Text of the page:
Why the ‘Uncle Buck’ TV Series Was a ‘Vulgar and Tasteless’ Mess
On March 9, 1991, the poorly handled Uncle Buck TV series was mercifully taken off the air.
The sitcom was based on the 1989 movie of the same name, which had become a blockbuster hit largely thanks largely to the writing and directing talents of John Hughes and the comedic genius of star John Candy. Its plot centered on the titular Buck, a slobbish gambler suddenly put in charge of his brother’s three children. Classic moments included Buck making giant pancakes in the family kitchen and driving the kids to school in his dilapidated Mercury Marquis. The film took in more than $80 million at the box office, so naturally executives saw dollar signs when envisioning a TV spinoff.
The series tabbed Kevin Meany to portray television's Buck. The comedian had made a name for himself as a stand-up in the ‘80s, following up his successful 1986 HBO comedy special with stops on The Tonight Show Starring Johnny Carson and Late Night With David Letterman. His star clearly on the rise, Meany seemed a worthy talent to slip on Buck’s oversized shoes.
Child actors Dah-ve Chodan, Jacob Gelman and Sarah Martineck would play Tia, Miles and Maizey Russell, the three siblings for whom Buck became the guardian. Veteran actress Audrey Meadows, best known for her role as Alice Kramden on The Honeymooners, would play the kids’ maternal grandmother, Maggie Hogoboom. From the get-go, Uncle Buck the series lacked the combination of humor and heart that made the original film so endearing.
In the movie, Buck is forced into babysitting his nephew and nieces when their parents are called out of town due to a family emergency. That timeline lasted only a couple of weeks - perfect for a succinct film plot, but not ideal for an ongoing television program. As such, TV writers decided to create different circumstances that made Buck a legal guardian: They killed off the parents. Yes, the foundation of what was supposed to be a lighthearted family comedy involved a mother and father who were killed in a car accident.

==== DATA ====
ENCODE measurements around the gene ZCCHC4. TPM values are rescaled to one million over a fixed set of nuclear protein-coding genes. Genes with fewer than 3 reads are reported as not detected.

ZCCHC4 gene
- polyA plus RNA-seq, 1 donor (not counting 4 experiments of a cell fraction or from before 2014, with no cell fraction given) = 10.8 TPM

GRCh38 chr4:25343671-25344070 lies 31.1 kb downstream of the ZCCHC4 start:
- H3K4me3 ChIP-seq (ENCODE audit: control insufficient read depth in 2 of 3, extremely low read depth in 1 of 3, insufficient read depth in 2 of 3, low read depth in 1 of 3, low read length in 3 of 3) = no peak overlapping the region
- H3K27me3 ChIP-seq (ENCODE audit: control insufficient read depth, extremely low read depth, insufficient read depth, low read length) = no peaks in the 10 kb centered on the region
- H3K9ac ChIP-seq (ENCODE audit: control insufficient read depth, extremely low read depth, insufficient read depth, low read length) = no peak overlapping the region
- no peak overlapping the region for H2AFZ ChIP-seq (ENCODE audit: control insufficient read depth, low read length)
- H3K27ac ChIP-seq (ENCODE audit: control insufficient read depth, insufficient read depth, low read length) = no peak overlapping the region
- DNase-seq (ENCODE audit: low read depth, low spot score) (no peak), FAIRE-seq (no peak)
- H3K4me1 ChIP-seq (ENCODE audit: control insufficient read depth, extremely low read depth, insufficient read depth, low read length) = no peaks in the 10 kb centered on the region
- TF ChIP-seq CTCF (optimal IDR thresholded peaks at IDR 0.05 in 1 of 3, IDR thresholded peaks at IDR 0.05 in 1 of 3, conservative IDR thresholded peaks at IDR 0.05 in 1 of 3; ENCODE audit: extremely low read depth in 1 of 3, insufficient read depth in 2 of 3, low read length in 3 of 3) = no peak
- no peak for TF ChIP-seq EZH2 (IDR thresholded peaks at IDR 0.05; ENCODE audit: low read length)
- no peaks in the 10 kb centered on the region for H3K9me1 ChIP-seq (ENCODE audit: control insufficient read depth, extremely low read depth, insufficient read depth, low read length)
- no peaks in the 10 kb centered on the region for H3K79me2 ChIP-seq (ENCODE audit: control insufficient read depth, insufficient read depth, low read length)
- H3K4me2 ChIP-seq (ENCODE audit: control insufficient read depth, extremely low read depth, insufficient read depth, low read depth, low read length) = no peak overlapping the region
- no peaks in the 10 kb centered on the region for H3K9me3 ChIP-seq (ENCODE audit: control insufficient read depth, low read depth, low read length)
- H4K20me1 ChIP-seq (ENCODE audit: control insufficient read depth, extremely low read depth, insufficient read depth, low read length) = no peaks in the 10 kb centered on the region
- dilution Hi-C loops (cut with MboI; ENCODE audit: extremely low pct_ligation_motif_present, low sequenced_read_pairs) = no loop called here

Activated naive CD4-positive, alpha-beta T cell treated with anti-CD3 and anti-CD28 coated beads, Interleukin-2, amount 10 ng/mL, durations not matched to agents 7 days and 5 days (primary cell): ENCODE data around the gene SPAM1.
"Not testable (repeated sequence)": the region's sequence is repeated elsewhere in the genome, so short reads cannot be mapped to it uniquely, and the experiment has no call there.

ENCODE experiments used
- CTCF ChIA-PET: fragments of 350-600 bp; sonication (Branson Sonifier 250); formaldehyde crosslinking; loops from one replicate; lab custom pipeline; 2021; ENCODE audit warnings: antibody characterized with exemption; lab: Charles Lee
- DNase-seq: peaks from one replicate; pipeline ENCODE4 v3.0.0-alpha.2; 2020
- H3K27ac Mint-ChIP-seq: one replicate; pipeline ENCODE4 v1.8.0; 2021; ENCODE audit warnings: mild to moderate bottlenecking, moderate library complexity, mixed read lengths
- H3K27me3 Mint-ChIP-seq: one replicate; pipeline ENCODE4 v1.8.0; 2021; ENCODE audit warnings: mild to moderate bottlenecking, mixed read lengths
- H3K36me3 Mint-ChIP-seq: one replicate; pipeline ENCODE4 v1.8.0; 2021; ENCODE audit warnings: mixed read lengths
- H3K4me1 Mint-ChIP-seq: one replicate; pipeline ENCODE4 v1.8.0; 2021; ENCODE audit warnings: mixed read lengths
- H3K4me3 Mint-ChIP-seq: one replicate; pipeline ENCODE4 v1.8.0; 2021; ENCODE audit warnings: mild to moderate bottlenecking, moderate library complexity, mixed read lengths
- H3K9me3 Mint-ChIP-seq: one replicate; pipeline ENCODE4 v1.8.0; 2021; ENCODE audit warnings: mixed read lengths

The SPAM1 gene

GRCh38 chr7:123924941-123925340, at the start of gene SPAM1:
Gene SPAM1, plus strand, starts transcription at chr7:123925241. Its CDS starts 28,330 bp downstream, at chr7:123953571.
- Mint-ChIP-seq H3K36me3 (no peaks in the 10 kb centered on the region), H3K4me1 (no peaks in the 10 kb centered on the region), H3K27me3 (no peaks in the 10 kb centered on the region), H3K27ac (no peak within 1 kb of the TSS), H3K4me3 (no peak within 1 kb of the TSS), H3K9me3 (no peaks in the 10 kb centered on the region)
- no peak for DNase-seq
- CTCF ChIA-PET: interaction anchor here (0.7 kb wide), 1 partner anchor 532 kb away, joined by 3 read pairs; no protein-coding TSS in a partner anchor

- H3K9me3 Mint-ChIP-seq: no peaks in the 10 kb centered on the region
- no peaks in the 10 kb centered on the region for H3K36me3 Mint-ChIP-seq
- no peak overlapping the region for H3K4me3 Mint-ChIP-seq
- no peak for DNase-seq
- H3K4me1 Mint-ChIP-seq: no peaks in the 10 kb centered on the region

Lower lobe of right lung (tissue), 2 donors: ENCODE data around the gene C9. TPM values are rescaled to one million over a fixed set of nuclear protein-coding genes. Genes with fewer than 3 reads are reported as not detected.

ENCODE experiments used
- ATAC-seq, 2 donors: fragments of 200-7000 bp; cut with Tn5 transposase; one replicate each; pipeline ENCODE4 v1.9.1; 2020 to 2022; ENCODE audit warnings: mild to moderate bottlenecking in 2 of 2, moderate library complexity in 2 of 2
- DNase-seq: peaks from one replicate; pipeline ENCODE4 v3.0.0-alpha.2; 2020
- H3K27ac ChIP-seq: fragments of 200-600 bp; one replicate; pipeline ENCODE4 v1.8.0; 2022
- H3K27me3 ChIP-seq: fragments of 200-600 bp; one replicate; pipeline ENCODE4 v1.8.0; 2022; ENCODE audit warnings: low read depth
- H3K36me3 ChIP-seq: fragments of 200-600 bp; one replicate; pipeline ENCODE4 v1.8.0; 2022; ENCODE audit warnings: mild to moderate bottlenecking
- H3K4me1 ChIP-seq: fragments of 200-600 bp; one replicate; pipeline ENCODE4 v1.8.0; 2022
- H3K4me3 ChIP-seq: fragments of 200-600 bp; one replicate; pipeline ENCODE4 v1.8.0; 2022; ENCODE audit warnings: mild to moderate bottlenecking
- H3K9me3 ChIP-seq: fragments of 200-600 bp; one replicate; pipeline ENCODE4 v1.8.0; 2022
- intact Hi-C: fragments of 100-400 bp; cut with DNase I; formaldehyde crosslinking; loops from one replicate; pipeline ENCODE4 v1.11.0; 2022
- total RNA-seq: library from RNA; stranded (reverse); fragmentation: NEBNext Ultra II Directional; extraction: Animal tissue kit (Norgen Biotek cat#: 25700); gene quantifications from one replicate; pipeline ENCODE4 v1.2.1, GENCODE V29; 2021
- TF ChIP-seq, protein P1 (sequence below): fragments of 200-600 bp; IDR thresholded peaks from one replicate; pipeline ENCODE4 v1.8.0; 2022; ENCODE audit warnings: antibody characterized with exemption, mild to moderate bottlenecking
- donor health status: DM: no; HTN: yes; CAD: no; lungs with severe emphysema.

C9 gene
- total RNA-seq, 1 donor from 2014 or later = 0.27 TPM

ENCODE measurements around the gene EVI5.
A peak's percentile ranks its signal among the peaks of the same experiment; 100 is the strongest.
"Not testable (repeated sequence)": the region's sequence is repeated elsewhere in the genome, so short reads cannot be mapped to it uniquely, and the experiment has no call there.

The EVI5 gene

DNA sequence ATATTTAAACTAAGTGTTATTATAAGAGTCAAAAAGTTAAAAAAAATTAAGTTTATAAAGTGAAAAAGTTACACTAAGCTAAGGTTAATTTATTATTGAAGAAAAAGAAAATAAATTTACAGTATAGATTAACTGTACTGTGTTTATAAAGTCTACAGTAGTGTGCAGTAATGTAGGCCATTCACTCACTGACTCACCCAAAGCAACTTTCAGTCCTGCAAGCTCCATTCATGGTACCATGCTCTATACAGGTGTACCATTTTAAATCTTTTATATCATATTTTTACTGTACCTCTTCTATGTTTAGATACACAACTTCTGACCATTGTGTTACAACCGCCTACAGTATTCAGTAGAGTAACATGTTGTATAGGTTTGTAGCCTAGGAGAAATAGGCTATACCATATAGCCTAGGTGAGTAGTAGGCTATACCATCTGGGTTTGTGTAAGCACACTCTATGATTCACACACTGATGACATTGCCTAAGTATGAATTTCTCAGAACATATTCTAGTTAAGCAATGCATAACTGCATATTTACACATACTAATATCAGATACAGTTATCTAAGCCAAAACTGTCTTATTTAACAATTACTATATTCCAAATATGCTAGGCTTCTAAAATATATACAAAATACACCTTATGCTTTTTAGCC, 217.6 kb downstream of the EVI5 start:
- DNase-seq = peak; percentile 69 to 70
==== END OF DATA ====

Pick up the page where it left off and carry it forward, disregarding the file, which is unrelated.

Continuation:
This choice created a giant hole that Uncle Buck was never able to climb out of. In the pilot episode, the children acted like one would expect from a typical household - not one reeling from a traumatic incident. They made bratty comments to each other, dealt with a bully at school, got excited for an upcoming date - but what they didn’t do was show any effects from the tragic loss. In fact, in the pilot episode, the kids wisecracked that their parents "bought it" when "their number came up." For audiences, trying to accept such a dramatic premise for a comedy proved impossible.
Watch the 'Uncle Buck' TV Series Pilot
It also didn’t help that Uncle Buck was inherently unfunny. Though Meany had plenty of comedy credentials, his talents did not transfer well to television. Where Candy’s embodiment of the gambling, cigar-smoking uncle role was buffoonish yet charming, Meany came across as crass and unrelatable.
Neither Candy nor Hughes was involved in the series, and the director was reportedly “displeased” by the show. Critics felt the same way.
“Uncle Buck is not funny at all,” declared the Los Angeles Times. “It’s less a comedy than a slobedy, a gross sitcom version of the John Candy movie about an irreverently snidecracking, slovenly hulk of a man who becomes the guardian of his nephew and two nieces.” Deseret News called Uncle Buck “the worst new show this fall,” adding, “not only is it vulgar and tasteless, but it simply isn't funny.”
With those types of responses, it’s surprising Uncle Buck managed to last 16 episodes. The show ran on CBS from September 1990 to the spring of 1991, airing its final episode on March 9. Six further episodes had been shot but never made it to broadcast.
In 2016, another attempt to bring Uncle Buck to television met a similar fate. That reboot, featuring a Black cast and starring Mike Epps in the title role, lasted eight episodes before it was canceled.